Although I am a professional turner with over 20 years in the trade, some of the information was new to me, and therefore perhaps unnecessary in my day-to-day work. Hobbyists may also find parts of the book of no immediate relevance, though the opposite is also true. Both professionals and hobbyist will find immediate applications for many of the techniques described.

There is something we need to appreciate about Mike’s approach. He is not attempting to make everyone happy by teaching them things they already know and do. He is, by presenting information in detail and supporting it, enabling you to move your turning forward.

His writing challenges the common belief that there is nothing new in turning, and also demonstrates how much we can learn from the masters of the past. The book’s relevance to new turners is illustrated by the number of my students who have attempted the multi-axis turning of ducks and spoons, and the folded bowls.

Woodturning Methods is, unlike The Fundamentals of Woodturning, a book you can dip into to research a particular topic. It’s great to have on hand in the workshop, but will also make a fine bedside companion for all turners.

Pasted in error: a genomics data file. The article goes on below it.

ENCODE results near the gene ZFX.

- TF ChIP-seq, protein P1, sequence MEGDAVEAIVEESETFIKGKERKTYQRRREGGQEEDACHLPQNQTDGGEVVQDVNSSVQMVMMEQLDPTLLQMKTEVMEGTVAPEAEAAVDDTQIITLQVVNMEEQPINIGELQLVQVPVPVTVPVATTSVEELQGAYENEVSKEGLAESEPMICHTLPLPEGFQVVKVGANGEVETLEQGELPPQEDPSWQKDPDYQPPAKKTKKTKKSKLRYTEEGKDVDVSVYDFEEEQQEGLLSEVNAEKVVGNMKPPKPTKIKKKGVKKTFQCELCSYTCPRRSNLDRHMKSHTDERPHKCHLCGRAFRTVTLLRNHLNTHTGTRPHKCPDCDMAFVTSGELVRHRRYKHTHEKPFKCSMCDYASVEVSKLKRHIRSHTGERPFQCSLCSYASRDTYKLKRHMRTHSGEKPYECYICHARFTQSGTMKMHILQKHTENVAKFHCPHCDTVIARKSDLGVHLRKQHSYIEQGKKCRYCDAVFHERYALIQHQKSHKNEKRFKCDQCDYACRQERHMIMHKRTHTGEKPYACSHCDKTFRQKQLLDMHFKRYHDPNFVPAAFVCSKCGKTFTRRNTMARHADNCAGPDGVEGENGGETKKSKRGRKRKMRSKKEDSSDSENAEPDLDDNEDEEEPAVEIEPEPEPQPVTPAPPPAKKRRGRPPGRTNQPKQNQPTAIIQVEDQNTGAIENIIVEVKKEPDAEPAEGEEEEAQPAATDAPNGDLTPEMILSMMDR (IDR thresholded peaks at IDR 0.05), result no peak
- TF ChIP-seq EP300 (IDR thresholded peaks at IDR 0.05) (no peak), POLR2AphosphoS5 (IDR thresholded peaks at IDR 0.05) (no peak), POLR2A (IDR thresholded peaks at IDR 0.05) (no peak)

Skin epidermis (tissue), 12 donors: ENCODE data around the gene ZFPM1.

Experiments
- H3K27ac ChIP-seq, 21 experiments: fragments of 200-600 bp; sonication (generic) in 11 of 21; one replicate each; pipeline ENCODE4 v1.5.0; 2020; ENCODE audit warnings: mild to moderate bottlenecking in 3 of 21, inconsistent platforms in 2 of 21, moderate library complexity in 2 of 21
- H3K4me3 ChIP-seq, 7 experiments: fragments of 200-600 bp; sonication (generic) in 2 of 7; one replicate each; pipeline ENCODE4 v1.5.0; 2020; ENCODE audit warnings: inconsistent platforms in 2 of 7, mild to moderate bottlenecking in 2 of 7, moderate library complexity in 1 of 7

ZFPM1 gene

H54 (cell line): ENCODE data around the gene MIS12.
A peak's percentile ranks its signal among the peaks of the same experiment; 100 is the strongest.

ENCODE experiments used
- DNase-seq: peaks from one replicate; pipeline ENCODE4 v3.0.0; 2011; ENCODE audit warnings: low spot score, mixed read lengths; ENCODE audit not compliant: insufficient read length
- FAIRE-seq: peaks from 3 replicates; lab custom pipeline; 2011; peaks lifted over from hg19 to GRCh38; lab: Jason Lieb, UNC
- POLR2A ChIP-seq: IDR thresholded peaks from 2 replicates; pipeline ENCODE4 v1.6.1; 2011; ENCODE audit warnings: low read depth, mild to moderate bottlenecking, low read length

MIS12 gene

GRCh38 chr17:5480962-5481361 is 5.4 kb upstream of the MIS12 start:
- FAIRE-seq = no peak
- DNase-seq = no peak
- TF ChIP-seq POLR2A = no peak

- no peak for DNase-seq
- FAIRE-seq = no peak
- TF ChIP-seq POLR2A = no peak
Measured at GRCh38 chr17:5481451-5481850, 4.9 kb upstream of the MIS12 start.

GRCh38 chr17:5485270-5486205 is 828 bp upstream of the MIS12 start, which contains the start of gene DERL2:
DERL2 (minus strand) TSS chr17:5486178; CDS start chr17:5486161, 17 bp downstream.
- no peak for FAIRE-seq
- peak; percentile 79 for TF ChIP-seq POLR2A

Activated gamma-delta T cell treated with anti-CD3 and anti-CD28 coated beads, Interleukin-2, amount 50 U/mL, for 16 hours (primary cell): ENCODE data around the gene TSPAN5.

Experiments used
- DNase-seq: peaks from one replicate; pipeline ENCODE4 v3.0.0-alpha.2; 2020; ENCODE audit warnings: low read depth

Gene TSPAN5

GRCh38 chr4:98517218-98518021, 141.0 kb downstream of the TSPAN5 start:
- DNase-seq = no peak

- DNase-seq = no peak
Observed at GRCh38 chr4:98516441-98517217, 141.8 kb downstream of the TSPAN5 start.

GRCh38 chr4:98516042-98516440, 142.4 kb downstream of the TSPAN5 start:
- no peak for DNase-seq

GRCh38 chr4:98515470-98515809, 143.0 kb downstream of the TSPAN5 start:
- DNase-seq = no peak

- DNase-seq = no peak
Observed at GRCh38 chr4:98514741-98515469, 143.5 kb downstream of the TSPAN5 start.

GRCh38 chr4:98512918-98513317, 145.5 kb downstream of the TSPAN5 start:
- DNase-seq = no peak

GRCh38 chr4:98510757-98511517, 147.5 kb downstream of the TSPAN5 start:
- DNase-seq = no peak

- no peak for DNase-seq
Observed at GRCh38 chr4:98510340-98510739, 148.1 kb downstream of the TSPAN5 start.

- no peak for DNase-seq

Photos: Colour


Chucking to 1800
Chucking from 1800 to 1960
Modern Woodturning Chucking
Mounting Chucks
Homemade Chucks
Vacuum Chucking
Partial-Vacuum Chucking

Spindle Turning
Mounting and Demounting with the Lathe Running
Captive Rings
Loose Rings
Split Rings
Turning Trees
Swash Turning and Pumping

Slender Spindles
Modifying Tool Use
Lessening Tailstock Thrust
Optimizing the Sequence of Tool Use
Reducing Lathe Speed
Chucking the Left-Hand End
Modifying a Spindle’s Design
Using Steadies
Turning a Long Spindle in Components
Internal Stresses in Wood
Turning Trembleurs

Turning Spheres
The First Step
The Second Step
The Polygonal Method
Using Templates
The Polygonal Method for a Sphere on a Spindle
The Billiard-Ball Method
Turning on Two Turning-Axes with Hand Finishing
Turning on Two Turning-Axes without Hand Finishing
The Layers Method
Sphere Turners
The Tube Gouge
Turning a Hemisphere
Special Devices and Techniques
Hollowing a Hemisphere

Eccentric Turning
Static and Dynamic Balance
Molding an Edge
Angular Therming
Skewed Therming
Thermed Boxes
Inside-Out Turning
Assymetrical Inside-Out Turning

Multi-Axis Turning
Chucks for Multi-Axis Turning
Examples wirth Parallel Turning-Axes in the Same Plane}
Examples with Parallel Turning-Axes not in the Same Plane
Examples with Non-Parallel Turning-Axes in the Same Plane
Contemporary Spindles
Examples of Non-Parallel Turning-Axes Not in the Same Plane

Ellipitical Turning
The Ellipse
Turning Ellipses
Multi-Turning-Axis Turning
The Rose Engine
The Elliptical Chuck
The Volmer Lathe
The Elliptical Cutting Frame
Turning an Elliptical Workpiece
Dividing Ellipses

Drill Types
Drill Care and Modification
Drill Sharpening
Drilling Methods and Equipment
Long-Hole Boring
Finish-Turning After Boring
Bored, Stepped, Reamed, Tapered, and Counterbored Holes